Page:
A Tiger in the Kitchen: A Memoir of Food and Family

A Tiger in the Kitchen: A Memoir of Food and Family

by Cheryl Lu-Lien Tan


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"Starting with charred fried rice and ending with flaky pineapple tarts, Cheryl Lu-Lien Tan takes us along on a personal journey that most can only fantasize about--an exploration of family history and culture through a mastery of home-cooked dishes. Tan's delectable education through the landscape of Singaporean cuisine teaches us that food is the tie that binds."

--Jennifer 8. Lee, author of The Fortune Cookie Chronicles

After growing up in the most food-obsessed city in the world, Cheryl Lu-Lien Tan left home and family at eighteen for America--proof of the rebelliousness of daughters born in the Year of the Tiger. But as a thirtysomething fashion writer in New York, she felt the Singaporean dishes that defined her childhood beginning to call her back. Was it too late to learn the secrets of her grandmothers' and aunties' kitchens, as well as the tumultuous family history that had kept them hidden before In her quest to recreate the dishes of her native Singapore by cooking with her family, Tan learned not only cherished recipes but long-buried stories of past generations.

A Tiger in the Kitchen, which includes ten authentic recipes for Singaporean classics such as pineapple tarts and Teochew braised duck, is the charming, beautifully written story of a Chinese-Singaporean ex-pat who learns to infuse her New York lifestyle with the rich lessons of the Singaporean kitchen, ultimately reconnecting with her family and herself.

Product Details

ISBN-13: 9781401341282
Publisher: Hachette Books
Publication date: 02/08/2011
Pages: 304
Sales rank: 936,806
Product dimensions: 5.04(w) x 7.88(h) x 0.82(d)
Age Range: 18 Years

About the Author

Cheryl Lu-Lien Tan is a New York-based writer who has covered fashion, retail and home design (and written the occasional food story) for the Wall Street Journal. Before that she was the senior fashion writer for In Style magazine and senior arts, entertainment and fashion writer for the Baltimore Sun. Born and raised in Singapore, she crossed the ocean for college in the U.S. after realizing that a) she wanted to be a journalist and b) if she was going to be as mouthy in her work as she was in real life, she'd better not do it in Singapore.

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A Tiger in the Kitchen: A Memoir of Food and Family 3.4 out of 5 based on 0 ratings. 32 reviews.
LisaLynne on LibraryThing More than 1 year ago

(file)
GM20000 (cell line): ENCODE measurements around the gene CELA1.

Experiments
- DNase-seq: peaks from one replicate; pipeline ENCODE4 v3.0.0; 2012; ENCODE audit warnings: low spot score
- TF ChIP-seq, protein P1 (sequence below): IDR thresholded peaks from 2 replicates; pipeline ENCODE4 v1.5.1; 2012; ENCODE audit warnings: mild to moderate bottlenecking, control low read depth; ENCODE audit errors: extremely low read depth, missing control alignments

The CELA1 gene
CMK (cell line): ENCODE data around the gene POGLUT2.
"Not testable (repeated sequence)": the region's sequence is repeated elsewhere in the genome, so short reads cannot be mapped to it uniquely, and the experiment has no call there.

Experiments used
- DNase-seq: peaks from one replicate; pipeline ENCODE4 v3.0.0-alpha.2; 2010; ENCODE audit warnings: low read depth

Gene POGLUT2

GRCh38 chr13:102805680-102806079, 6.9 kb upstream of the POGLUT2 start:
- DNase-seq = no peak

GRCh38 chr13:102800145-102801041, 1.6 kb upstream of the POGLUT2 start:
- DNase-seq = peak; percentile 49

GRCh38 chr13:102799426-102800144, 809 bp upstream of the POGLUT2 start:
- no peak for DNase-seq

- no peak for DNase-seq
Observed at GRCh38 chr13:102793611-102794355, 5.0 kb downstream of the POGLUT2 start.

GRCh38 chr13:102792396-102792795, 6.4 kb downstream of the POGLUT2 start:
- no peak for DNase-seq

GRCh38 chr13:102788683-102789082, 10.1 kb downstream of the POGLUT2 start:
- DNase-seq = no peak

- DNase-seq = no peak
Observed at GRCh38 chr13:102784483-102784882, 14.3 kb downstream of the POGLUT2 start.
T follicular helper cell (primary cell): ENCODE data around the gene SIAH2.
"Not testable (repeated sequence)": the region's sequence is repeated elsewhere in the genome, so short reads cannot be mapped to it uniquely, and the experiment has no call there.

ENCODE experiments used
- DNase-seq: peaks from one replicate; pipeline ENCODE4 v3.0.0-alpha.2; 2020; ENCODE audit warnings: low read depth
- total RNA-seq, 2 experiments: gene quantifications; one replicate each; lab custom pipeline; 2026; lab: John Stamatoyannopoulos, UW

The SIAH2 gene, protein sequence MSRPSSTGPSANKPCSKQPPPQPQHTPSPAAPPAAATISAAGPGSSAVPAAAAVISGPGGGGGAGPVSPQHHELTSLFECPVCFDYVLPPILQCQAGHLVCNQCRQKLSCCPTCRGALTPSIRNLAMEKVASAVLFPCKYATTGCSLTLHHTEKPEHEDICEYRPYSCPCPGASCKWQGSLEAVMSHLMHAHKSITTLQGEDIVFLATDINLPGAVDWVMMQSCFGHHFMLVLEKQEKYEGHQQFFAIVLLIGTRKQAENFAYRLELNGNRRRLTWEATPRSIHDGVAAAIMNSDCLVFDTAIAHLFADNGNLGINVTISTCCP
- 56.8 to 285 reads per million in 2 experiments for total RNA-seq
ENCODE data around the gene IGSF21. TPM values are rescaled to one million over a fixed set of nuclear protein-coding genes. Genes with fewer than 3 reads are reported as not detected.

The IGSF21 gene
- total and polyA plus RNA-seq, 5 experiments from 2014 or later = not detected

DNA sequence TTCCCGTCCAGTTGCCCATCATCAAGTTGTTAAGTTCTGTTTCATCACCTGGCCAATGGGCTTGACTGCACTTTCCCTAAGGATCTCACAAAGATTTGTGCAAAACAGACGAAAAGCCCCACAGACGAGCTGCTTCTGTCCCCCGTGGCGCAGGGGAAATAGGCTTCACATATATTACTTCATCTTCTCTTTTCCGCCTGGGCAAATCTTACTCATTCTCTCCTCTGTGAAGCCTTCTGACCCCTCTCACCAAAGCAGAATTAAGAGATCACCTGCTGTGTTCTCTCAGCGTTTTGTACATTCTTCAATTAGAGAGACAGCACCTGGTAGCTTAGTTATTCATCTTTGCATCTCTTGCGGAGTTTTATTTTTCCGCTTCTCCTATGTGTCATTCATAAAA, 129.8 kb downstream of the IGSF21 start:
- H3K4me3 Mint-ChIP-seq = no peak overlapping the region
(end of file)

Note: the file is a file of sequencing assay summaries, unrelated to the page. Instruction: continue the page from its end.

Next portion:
A Tiger in the Kitchen: A Memoir of Food and Family made me hungry. Really hungry. I love Asian food of all sorts, and listening to author Cheryl Lu-Lien Tan describe these family favorites in such loving detail made me want to try to make them myself, because I just knew takeout was going to be a disappointment. Dumplings, soups and special desserts, often tied to holiday celebrations and memories of family dinners, are all on the menu in her book, subtitled ¿A Memoir of Food and Family.¿ Her attempts to reconnect with her family and childhood through not just recipes but the act of preparing them, will be achingly familiar to many readers.Tan had a comfortable childhood in Singapore. It seems her parents were expecting a boy, but instead, they got a feisty, independent daughter who left for America at 18. In her home, cooking was a task left to the maids, but she has vivid memories of the cooking that went on in the homes of her grandmothers and aunties. As a professional journalist, living in New York, she begins baking as a sort of therapy:In this cloud of cinnamon-scented zen, the pressures of New York would melt away. Outside the kitchen, life was complicated and meandered in unpredictable and uncontrollable ways. But with my mixer in hand and two sticks of softened butter before me, the possibilities were thrilling and endless and the outcome was entirely governed by me.She shares some incredible stories about her family history, many of them stories that she never heard until she began spending time with her aunties. Cooking is a great distraction; you have something to do with your hands, something to concentrate on, so you speak more freely, less self-consciously, so I¿m not surprised that it led to some great conversations. Besides, you have to do something while you¿re waiting for dough to rise or rice to cook. Gossip and story-telling are a great way to kill time. One auntie tells the story of her brief stint as an opium courier. There are the stories about what Singaporean fiances have to do to win their wives (mainly: bring money and eat disgusting things). Talk about the festivals in Singapore, what one feeds a Hungry Ghost, and why cats have to be shooed away from funerals. It¿s a small whirlwind of Singaporean culture, with a side of chicken rice.It¿s the descriptions of the food that really got me. My stomach rumbled just reading them:One of the dishes I desperately wanted to know how to make was tau yew bak, a stew of pork belly braised in dark soy sauce, sweet and thick, and a melange of spices¿When done well, the meat is so tender you feel almost as if you are biting into pillows. The gravy is salty, sweet, and gently flecked with traces of ginger, star anise, and cinnamon ¿ just perfect drizzled over rice.In some ways, Tan comes off as a little selfish and spoiled, with all the talk of ignoring her aunties¿ hard work and leaving the cooking to the maids, but these are stories of her childhood. Being laid off from her job at the Wall Street Journal gave her the time and freedom to spend time in Singapore with her family, learning to cook the old family recipes, but my poor practical heart screams, ¿what about job hunting? those flights are expensive! what about your husband, stuck at home?¿ If you can manage it, that¿s great and I am desperately jealous, but it¿s hard for me to imagine.